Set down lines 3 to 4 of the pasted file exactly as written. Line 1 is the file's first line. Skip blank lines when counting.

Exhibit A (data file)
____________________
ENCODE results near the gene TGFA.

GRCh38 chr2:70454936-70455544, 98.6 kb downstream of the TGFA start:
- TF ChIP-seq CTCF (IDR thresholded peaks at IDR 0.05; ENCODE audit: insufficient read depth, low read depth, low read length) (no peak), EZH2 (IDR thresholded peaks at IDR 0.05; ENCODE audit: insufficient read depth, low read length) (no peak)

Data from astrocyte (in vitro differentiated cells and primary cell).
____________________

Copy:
- TF ChIP-seq CTCF (IDR thresholded peaks at IDR 0.05; ENCODE audit: insufficient read depth, low read depth, low read length) (no peak), EZH2 (IDR thresholded peaks at IDR 0.05; ENCODE audit: insufficient read depth, low read length) (no peak)

Data from astrocyte (in vitro differentiated cells and primary cell).